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Detectives seek to question son of Pepperdine's president

Christopher Benton was probably the last person to see Katie Wilkins alive, sheriff's detectives say. The body of the 25-year-old Malibu woman was found in her parents' garage April 28.

May 10, 2012|By Martha Groves, Los Angeles Times

Los Angeles County sheriff's detectives are seeking to question Christopher A. Benton, the son of Pepperdine University President Andrew K. Benton, in connection with the death of a Malibu woman almost two weeks ago.

The body of 25-year-old graphic designer Katie Wilkins was found in her parents' garage on West Moon Shadows Drive by her brother, Steve, the evening of April 28. Det. Tim O'Quinn of the sheriff's homicide bureau said Wilkins apparently died of a heroin overdose, although the results of toxicology tests are pending.

O'Quinn said Wednesday that the case was being considered "non-criminal" but that detectives had surveillance footage of 27-year-old Christopher Benton getting into a car with Wilkins hours before at a McDonald's restaurant on Pacific Coast Highway in Malibu. Benton, who has checked into a rehabilitation facility, was probably the last person to see Wilkins alive, O'Quinn said.

O'Quinn said Benton had hired Ronald J. Lewis, a Woodland Hills attorney, and has so far declined to talk with investigators. Lewis did not return a call seeking comment.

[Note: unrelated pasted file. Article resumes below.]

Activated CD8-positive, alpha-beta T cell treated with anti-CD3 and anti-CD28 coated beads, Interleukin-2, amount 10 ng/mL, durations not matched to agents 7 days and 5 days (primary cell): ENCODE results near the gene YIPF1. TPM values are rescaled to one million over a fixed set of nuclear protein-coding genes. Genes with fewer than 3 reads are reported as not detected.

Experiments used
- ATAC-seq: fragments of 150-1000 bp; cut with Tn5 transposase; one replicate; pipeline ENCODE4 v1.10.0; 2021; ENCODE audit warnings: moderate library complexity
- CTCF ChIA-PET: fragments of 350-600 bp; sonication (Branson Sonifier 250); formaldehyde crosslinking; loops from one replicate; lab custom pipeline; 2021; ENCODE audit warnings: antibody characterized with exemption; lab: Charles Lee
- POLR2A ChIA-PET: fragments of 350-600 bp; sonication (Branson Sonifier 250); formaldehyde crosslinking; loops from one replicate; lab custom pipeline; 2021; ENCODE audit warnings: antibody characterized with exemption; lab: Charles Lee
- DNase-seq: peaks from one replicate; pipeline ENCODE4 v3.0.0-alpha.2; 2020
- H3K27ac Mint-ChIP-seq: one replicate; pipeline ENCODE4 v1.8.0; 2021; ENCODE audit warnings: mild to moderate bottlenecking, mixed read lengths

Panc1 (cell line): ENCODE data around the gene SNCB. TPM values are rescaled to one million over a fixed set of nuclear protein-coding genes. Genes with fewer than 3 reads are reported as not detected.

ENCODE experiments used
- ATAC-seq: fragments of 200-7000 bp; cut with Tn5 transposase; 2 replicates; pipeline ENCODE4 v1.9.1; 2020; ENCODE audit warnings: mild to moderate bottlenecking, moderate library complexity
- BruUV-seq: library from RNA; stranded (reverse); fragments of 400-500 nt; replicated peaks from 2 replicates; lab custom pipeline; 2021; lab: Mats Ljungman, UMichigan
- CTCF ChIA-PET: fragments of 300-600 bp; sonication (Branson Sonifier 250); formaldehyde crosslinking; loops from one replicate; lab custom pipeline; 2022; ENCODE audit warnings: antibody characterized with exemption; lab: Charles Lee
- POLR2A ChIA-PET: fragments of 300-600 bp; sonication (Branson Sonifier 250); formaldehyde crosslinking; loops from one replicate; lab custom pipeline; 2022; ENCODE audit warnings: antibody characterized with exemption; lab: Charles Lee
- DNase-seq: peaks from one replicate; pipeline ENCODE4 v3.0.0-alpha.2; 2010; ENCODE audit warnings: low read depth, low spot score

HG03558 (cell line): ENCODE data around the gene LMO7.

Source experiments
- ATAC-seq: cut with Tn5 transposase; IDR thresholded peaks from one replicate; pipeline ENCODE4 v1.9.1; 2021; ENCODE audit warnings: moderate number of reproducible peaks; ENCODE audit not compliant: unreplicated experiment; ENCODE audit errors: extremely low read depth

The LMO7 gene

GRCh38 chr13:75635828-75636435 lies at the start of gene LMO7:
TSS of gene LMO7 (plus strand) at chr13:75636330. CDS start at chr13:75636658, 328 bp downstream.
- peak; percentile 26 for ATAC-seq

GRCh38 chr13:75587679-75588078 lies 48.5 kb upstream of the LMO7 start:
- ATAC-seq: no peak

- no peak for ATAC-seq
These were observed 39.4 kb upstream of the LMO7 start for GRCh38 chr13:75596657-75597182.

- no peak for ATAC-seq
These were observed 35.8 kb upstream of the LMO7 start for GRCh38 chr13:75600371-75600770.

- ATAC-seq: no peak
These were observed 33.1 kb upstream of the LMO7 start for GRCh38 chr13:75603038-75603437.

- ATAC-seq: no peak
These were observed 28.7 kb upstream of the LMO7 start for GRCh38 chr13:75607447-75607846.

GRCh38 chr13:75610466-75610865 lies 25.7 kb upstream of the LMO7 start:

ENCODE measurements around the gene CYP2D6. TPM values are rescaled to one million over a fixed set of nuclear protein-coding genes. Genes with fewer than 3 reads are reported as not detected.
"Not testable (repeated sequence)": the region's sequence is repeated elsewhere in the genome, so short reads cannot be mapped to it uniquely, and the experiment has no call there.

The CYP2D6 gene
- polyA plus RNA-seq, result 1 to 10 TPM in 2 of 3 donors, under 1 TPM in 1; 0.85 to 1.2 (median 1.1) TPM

"We are not actively looking at Chris Benton as a suspect," O'Quinn said. "We don't have a warrant out." But O'Quinn added that detectives would like to ask Benton such questions as: "Did you end up at her house? How did she end up dead?"

"We're hoping Chris will give the family a story … mainly for the family to get some closure," O'Quinn said.

The dead woman's parents, Robert and Diane Wilkins, and her brother have been waging an aggressive campaign online and in the media to persuade Benton to come forward and speak.

A break came in the investigation Wednesday when officials located Katie Wilkins' silver BMW, which had been missing from her parents' eastern Malibu garage since her death. O'Quinn said detectives planned to check the vehicle for prints. "The car obviously was taken by whoever was with her that night," he said.

Steve Wilkins said the vehicle was found in Woodland Hills. Wilkins, 31, said that his sister had battled addictions with cocaine and heroin in her early 20s but that, as far as close friends and family knew, she had been clean "for a year or two."

In Internet postings and interviews, Wilkins said he unlocked his sister's cellphone after her death, checked the log of calls and text messages, and found that she and Benton had planned to meet at 8:30 p.m. April 27. Video surveillance from the Malibu McDonald's at that time shows his sister pulling into the lot and Benton entering the car as a passenger.

Wilkins said his family "deserves answers from the kid who saw her last. The approach of defiant silence has been frustrating, to say the least." Wilkins said his sister's phone logged "an odd text from Chris" about 1:13 p.m. April 28, asking whether she was OK.

"It was obvious they were together and that something of concern happened," Wilkins said Wednesday.

Jerry Derloshon, a Pepperdine spokesman, said Wednesday that the school was "regarding this sad occasion as a personal matter." He confirmed, however, that Chris Benton was in a rehabilitation center "the last I knew."

"The event occurred off campus," he said. "It's not related to the university.... It's truly tragic for all involved."

martha.groves@latimes.com

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